An inflation hedge is an asset or investment that maintains or increases its value over time while protecting against decreased purchasing power and its adverse effects. Inflation in fiat-based economies is imminent, hence, the need for buffers against the adverse effects of inflation. Store of value investments such as Gold, stocks, real estate, bonds, or precious metals has been considered tools and investments that have worked as hedges for a long time. Cryptocurrencies have currently been embraced by the U.S. Securities and Exchange Commission as investable assets. Store of value assets and good inflation hedges, known as hard assets, should be capable of holding purchasing power over time. Fundamental properties linked with hard assets are scarcity, accessibility, and durability.
Crypto As a Store-Of-Value
Utility and scarcity are critical prerequisites to value, both of which are inherent in cryptocurrencies. The utility is the purpose of these cryptocurrencies and the problem they seek to address or improve processes. Scarcity refers to the number of digital coins or tokens in circulation. Regarding utility, one can use bitcoin as a store of value, ether to implement a pre-programmed code through smart contracts, and litecoin for payment of goods and services. Use cases and increased adoption are growing, indicating an interest in replacing current systems. Fiat currencies decrease in value over time due to money creation by central banks, but cryptos resist this devaluation because of their fixed supply. For instance, Bitcoin has a fixed supply of 21 million units. Cryptos derive their value from their use as mediums of exchange and stores of value. For an asset to be a store of value, it must have intrinsic value derived from a practical utility. The cryptos’ utility as stores of value is dependent on their utility as a medium of exchange. Cryptos will, therefore, have to be effective facilitators of transactions. Ubiquity will be necessary to increase their value; this is termed the network effect. The more acceptable the currency, the more flexible it facilitates transactions, stabilizing its value. For cryptos to efficiently behave as a store of value, the market needs to be dominated by long-term investors who can withstand volatility and price drops and lend support and stability to the asset. According to Goldman Sachs publishing research, common frameworks, metrics, and classifications used across market participants should be developed, deeming cryptos a “store of value” to compete with gold. Cryptocurrencies will then trade as inflation hedges other than risk assets.
Cryptocurrencies As an Inflation Hedge
Cryptos are gaining wider adoption, gradually trading more like stores of value owing to their limited supply. Bitcoin, for example, is deemed even scarcer than gold as its upper supply limit is fixed, whereas gold continues to be mined physically, thereby gradually increasing supply every year. According to the CEO and founder of Parallax Digital Robert Breedlove, BTC’s endgame is to one day become a risk-free asset and a safer store of value. Fidelity Digital Asset Manager stated that cryptos are unique in that some perform as a payment technology and as forms of money. Looking into the query “Can Cryptocurrencies prevent inflation?” Limited supply and decentralization are the two primary considerations as they bring scarcity and resilience power to cryptocurrencies, making them effective hedges against inflation.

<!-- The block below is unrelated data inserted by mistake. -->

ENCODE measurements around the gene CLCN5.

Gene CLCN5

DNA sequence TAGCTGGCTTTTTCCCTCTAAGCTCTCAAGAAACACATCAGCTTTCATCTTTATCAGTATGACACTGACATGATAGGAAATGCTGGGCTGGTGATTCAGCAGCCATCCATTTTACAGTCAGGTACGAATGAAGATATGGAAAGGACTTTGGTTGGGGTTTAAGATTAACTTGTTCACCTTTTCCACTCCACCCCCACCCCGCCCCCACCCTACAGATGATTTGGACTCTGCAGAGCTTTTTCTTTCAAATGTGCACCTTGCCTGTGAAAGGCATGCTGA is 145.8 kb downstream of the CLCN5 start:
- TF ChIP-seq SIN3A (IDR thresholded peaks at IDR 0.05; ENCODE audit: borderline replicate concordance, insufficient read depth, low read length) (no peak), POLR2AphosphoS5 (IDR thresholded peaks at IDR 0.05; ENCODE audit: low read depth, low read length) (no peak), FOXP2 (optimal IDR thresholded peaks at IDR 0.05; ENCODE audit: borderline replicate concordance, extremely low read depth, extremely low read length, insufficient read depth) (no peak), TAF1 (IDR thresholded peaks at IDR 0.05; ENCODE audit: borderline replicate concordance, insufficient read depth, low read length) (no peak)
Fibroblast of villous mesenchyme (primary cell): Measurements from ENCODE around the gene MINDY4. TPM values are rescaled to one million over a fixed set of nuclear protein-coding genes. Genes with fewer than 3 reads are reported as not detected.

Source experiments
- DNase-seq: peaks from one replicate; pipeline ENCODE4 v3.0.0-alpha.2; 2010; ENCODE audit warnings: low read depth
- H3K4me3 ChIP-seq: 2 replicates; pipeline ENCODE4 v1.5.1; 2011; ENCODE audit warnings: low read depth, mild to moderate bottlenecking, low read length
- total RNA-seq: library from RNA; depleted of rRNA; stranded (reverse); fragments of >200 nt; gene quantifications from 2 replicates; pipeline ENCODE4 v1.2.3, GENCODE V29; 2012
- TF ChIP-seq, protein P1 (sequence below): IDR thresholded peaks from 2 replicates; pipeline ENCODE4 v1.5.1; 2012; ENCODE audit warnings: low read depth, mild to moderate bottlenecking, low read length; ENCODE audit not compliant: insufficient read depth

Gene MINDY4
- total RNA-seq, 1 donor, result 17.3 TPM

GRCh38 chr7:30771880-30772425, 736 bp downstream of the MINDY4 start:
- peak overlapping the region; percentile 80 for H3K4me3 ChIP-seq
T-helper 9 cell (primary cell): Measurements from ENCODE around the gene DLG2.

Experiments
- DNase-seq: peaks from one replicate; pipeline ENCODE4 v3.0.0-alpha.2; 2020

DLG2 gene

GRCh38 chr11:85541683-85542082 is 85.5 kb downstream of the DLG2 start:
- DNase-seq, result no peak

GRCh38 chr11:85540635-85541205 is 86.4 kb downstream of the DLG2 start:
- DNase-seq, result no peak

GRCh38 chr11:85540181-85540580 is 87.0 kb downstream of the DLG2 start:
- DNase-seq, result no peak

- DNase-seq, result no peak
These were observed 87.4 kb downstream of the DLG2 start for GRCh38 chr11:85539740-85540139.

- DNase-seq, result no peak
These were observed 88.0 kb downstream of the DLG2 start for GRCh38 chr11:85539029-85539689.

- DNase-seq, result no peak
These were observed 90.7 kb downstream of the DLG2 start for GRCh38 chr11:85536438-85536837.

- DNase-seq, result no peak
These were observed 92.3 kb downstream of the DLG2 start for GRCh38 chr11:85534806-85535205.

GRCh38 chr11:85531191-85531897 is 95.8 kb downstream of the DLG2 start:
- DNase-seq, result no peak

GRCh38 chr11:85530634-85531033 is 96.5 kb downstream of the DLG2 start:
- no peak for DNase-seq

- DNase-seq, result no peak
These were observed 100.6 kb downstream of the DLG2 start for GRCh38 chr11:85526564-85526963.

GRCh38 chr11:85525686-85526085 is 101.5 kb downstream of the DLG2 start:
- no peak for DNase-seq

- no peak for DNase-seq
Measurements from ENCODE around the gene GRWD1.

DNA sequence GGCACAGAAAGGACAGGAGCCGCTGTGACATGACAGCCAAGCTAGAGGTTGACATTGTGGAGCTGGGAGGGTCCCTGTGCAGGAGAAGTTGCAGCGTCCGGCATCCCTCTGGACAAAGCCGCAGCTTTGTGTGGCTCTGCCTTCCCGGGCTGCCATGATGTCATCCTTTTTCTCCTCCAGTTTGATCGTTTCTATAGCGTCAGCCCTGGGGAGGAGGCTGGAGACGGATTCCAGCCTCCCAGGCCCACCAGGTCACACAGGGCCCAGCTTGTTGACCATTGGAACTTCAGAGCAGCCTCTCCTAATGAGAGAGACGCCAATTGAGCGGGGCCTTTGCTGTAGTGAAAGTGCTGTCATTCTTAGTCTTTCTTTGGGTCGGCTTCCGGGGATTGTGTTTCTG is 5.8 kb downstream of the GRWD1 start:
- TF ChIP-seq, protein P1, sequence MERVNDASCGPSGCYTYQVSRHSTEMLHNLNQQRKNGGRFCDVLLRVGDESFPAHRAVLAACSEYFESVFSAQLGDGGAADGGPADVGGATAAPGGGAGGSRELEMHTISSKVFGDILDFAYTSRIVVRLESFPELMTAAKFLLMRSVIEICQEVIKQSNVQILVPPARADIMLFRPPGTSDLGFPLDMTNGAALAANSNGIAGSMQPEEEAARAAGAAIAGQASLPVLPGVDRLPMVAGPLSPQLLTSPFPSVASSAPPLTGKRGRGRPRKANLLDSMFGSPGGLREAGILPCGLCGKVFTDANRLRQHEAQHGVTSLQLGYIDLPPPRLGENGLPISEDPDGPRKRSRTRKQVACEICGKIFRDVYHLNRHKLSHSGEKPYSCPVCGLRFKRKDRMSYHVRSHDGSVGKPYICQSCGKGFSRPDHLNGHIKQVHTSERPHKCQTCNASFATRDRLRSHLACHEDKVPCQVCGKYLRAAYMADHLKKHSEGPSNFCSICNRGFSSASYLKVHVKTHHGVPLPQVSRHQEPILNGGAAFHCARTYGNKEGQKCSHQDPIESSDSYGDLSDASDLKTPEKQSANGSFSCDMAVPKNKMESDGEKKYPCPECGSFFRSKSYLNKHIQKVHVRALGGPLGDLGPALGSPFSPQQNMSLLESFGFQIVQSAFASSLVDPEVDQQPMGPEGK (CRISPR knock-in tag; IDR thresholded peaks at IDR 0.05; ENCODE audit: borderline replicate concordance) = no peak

Each coin’s nuanced approach as to what constitutes scarcity should be considered. The scarcity of a particular cryptocurrency such as bitcoin, ether, or litecoin may affect price action, especially when considering bitcoin’s halving event and the Ethereum protocol’s ‘ice age.’ All Cryptocurrencies are unique in their ways. However, there are outlined limitations to the supply of digital currency units in almost all cases. Bitcoin and Ether control supply differently. Ethereum’s reward structure has five units of ether created every 15 to 17 seconds. There is about 99 million ether in circulation with no finite supply since the use of the network itself causes ethers to be destroyed naturally. Bitcoin’s supply (BTC) is algorithmically capped to 21 million coins. Like gold, it is scarce and has a low correlation to other assets. This supply cap raises the demand for the asset increasing its prices. Bitcoin’s pre-set limit means no excess supply, keeping inflation in check. The coin’s annual rate of mining dips by every four years. Bitcoin’s annual production is expected to be approximately half of gold’s and will continue dipping, making it scarcer than gold.
Decentralization eliminates control by a centralized authority. The Bitcoin network is resistant to external attacks seeking to change its monetary policy. These attacks might jeopardize the sought-after scarcity of the digital coin. In terms of decentralization, no other currency compares to Bitcoin. Anyone can run a Bitcoin node to verify transaction history and relay transactions. Cryptocurrencies cannot be double-spent in cases of extensive decentralization. It’s because of high decentralization that Bitcoin prevents centralized control of info, while also distributing the process of decision making. Basically, all Bitcoin holders can participate in decision-making.
Limited supply and decentralization propel cryptocurrencies to unique positions as assets that can keep inflation at bay. However, if you’re planning to invest in crypto, make sure to form a good understanding of the market for maximum returns.